If you or I were a camera, it would have a resolution of 576 megapixels, 10 to 20 times more than today's cameras. That's a lot of data too much, as it turns out, for the brain to process without imploding, and especially so, given that much of the data our eyes collect is unnecessary to everyday life. So to prevent a catastrophic meltdown, your brain simply ignores much of what your eyes see, which is great, say, when you're driving a car and need to concentrate on avoiding hazards. But not so good when you're taking pictures because what our brain ignores, the camera doesn't with a camera. What you see is what you get with the wig cameras see and record everything. Which brings me to point number one. When you look through your viewfinder, every pixel counts. It's important you take time to explore the whole image space and notice every detail present in the frame, not just the area where the action is taking place or where the subject happens to be, and you have to decide how that d...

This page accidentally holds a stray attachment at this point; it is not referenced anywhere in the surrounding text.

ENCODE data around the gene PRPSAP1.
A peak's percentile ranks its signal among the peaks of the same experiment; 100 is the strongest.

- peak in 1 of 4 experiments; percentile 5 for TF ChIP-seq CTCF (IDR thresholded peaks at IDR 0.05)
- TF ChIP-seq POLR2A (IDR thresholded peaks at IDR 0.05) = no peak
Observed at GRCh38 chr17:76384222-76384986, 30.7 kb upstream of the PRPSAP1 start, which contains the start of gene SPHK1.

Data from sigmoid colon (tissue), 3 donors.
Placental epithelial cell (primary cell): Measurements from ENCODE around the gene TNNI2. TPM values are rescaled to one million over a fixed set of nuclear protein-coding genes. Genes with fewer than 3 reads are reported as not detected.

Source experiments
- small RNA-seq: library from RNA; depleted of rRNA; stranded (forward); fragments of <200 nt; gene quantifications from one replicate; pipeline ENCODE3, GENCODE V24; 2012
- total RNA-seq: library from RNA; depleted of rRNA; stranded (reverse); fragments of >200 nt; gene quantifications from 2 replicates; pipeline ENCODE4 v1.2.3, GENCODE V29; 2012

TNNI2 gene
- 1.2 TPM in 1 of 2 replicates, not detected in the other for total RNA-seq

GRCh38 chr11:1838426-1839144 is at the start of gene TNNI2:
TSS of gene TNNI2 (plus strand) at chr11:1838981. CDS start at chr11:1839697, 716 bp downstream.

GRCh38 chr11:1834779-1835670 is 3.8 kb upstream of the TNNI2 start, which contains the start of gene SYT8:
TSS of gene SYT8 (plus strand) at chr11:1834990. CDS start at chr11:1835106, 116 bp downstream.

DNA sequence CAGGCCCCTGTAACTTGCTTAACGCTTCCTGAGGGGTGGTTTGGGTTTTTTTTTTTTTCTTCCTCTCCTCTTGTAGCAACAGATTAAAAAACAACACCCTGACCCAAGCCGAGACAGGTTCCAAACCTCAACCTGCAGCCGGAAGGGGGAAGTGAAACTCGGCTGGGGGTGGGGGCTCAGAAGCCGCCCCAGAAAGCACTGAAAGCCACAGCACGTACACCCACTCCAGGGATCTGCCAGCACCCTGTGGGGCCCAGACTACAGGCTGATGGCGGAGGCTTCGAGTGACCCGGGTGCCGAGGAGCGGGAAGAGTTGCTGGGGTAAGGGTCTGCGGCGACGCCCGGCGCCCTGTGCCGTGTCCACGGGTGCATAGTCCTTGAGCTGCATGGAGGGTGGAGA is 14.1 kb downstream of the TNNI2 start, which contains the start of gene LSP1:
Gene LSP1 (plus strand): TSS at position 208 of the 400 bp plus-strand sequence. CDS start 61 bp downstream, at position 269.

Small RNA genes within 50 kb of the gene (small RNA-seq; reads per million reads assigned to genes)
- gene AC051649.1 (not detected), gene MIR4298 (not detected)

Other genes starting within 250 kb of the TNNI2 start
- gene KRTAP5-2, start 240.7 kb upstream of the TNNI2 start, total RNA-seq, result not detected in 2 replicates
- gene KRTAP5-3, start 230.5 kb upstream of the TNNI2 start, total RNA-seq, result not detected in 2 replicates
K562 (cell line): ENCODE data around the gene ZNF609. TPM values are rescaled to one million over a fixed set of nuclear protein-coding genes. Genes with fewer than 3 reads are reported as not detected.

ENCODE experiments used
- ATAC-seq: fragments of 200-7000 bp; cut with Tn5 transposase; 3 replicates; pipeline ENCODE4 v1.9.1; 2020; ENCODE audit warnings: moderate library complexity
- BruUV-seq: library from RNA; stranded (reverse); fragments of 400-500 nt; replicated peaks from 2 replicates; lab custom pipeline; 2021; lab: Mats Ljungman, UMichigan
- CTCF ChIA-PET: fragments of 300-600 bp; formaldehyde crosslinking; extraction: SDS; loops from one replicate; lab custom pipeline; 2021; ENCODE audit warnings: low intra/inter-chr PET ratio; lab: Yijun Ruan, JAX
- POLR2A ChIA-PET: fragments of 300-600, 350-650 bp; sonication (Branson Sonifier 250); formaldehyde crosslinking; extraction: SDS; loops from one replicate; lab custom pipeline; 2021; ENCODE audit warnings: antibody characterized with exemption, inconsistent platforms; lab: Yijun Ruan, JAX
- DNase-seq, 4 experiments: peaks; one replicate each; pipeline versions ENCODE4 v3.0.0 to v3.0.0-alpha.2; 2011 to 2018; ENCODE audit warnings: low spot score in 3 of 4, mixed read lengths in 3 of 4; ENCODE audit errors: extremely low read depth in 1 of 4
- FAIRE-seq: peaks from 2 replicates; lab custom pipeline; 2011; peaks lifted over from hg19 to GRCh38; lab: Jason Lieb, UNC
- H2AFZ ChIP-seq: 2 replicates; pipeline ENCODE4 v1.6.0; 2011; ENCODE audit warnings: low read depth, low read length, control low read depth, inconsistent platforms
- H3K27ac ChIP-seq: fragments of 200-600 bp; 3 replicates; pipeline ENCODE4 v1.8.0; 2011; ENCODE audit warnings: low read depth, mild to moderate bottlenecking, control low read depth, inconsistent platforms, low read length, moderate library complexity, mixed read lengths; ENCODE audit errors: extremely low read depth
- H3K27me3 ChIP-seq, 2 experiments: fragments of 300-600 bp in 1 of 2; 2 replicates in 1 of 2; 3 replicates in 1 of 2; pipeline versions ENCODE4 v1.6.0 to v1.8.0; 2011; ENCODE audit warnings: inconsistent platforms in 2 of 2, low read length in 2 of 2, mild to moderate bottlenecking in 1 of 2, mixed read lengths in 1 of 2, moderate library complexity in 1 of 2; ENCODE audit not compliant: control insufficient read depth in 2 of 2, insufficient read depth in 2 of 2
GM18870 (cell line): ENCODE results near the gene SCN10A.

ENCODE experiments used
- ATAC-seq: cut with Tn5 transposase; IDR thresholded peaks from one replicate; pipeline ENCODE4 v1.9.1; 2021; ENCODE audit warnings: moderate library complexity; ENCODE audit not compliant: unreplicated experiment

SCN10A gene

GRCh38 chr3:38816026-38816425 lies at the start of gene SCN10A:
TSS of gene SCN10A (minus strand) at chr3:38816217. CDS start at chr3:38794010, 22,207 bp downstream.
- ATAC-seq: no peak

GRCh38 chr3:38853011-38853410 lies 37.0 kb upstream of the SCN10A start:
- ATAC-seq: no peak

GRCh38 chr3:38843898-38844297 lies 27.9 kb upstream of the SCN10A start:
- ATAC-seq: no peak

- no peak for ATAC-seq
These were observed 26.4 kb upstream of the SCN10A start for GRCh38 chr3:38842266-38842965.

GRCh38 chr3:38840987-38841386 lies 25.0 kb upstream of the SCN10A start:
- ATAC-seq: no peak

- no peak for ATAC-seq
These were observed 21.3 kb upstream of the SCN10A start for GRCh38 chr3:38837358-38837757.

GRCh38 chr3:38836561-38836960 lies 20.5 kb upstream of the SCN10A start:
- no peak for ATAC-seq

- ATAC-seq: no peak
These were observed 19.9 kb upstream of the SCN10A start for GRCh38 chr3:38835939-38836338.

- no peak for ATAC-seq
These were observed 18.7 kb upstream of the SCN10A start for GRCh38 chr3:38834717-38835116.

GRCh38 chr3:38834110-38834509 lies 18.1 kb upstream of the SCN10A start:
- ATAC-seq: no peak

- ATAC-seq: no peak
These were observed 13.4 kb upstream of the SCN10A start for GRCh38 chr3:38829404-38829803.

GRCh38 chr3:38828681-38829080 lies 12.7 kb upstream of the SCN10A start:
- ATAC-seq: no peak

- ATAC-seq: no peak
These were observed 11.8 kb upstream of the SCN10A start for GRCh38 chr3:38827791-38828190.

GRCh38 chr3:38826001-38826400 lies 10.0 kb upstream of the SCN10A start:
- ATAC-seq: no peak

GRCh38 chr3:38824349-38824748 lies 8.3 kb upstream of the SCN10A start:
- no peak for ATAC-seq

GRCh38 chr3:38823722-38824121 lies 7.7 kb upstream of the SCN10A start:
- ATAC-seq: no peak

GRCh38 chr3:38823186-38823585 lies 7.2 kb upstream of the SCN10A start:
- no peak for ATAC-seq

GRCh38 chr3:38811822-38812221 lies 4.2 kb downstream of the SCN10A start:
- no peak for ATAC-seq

etail is going to affect your composition and what to do about it. a simple trick I've learned over the years, irrespective of what I'm photographing, is to review the image space in sections section by Section I mentally divide the viewfinder into small boxes, so in my head it looks something like this. Then I look at what's going on visually in every one of those boxes to assess what part they're playing in relation to my visual narrative. What I'm looking for are positive elements and negative ones. So let's review my scene here. I have a central subject, the lighthouse, the beach huts. Give me some mid ground interest and the track leads the I from the foreground into the picture space. These are positive elements, all adding to my story. But what else do we see here? There's a bent sticking out from this green hut here. There's a light colored stone block and a van, and they're distracting telegraph wires and telegraph poles in the background as well as a concrete building. And my leading lines don't go to the lighthouse. But past it now every one of these objects is a distraction that I need to get rid of before I settle on a composition and press the shutter, which in this case I can do simply by moving my position a few feet to one side. Of course, with some subjects, this is easier, while with others is easier said than done with mostly static subjects, you have time to carefully consider the image space with wildlife or sport to pick two examples. You're often acting in split seconds, and there isn't enough time to go through this process while you're shooting away. Which is why I try to anticipate the action and set my framing before I make the shot. Here is an example of what I mean for this image. I wanted to capture a sense of the bear looming interview. So as the bear approached, I quickly studied the environment and found this spot. I like the way that all grasses and the driftwood create a natural foreground barrier from which the bear emerges and the stony outcrop creates an implied circle that takes you from the foreground around to the bear. The background was nice and Uncluttered, and it gave me the perfect backdrop for the subject, and then I waited to press the shutter, so there was separation between the grasses and the bear. So the next time you look through your viewfinder, remember what the camera sees is what you get, so make sure that what you get is what you want. If you like the idea of dividing the picture space into a grid, most digital cameras have an electronic grid that is turned on by the setup menu. It usually shows that one third grid rather than the more focused one I use in my head, but it's a great place to start now. Another option is to get a screen cover like this and draw a grid onto it. You can then use the LCD screen to review the image space again. It's not perfect as you won't be able to use it for moving shots, but it will work with static scenes like landscapes, and it's great practice for creating the habit of doing it in your head